Florist Explains Why Wedding Flower Prices Are Rising – WISH-TV | Indianapolis News | Indiana Weather forecast
The wedding industry is booming again as many couples in central Indiana wed after a two-year delay.
In a five-part series, Lakyn McGee examines the effect of the pandemic on marriages.
Part 1 | Part 2 |
INDIANAPOLIS (WISH) — It’s wedding season, and some couples are finally getting married after the coronavirus pandemic put their plans on hold.
Flowers are an important part of any wedding, and with so many weddings postponed on the calendar, the demand for floral arrangements is on the rise.
“Everyone wants to get their marriage annulled now. We’re definitely busy,” Bri Hewitt, florist at Oberer’s Flowers in Carmel, told News 8.
Hewitt says it was not uncommon for couples to have to cancel orders because of the coronavirus. Florists once canceled an order because a bride tested positive for COVID-19.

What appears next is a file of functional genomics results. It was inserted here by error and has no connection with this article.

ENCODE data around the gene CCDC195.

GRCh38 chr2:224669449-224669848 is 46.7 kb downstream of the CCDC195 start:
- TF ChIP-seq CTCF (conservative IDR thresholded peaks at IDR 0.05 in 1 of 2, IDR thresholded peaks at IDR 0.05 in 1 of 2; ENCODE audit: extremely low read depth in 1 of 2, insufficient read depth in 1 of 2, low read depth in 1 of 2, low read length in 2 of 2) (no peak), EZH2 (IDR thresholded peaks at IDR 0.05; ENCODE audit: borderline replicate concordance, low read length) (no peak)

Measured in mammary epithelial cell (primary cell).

“Some of these people have unfortunately had to reschedule more than once,” Hewitt said.
As the calendar fills with weddings, wedding flower costs are hitting couples’ wallets hard.
Hewitt has been a florist for 12 years and has seen prices go up and down. She says wedding flowers are expensive right now due to a lack of product and expensive shipping.
“Shipping costs are up because of the pandemic,” Hewitt explained. “We see it more from that side rather than just because marriages are increasing.”
High costs can cut short a couple’s dreams of saving money on wedding flowers or even having flowers at all.
A study by The Knot, a wedding planning app, showed that in 2018 the average cost of wedding flowers was $1,800. In 2019, that cost was $2,000 and last year it rose to $2,300.
Even as flower prices rise, customers continue to come to Oberer, and staff tell News 8 that things are starting to get back to normal with most weddings previously postponed.
Hewitt says that’s a big change from the peak of the pandemic when Oberer staff relied on curbside pickup and deliveries to keep business going. Most of their business moved to Zoom calls because people were afraid to be inside.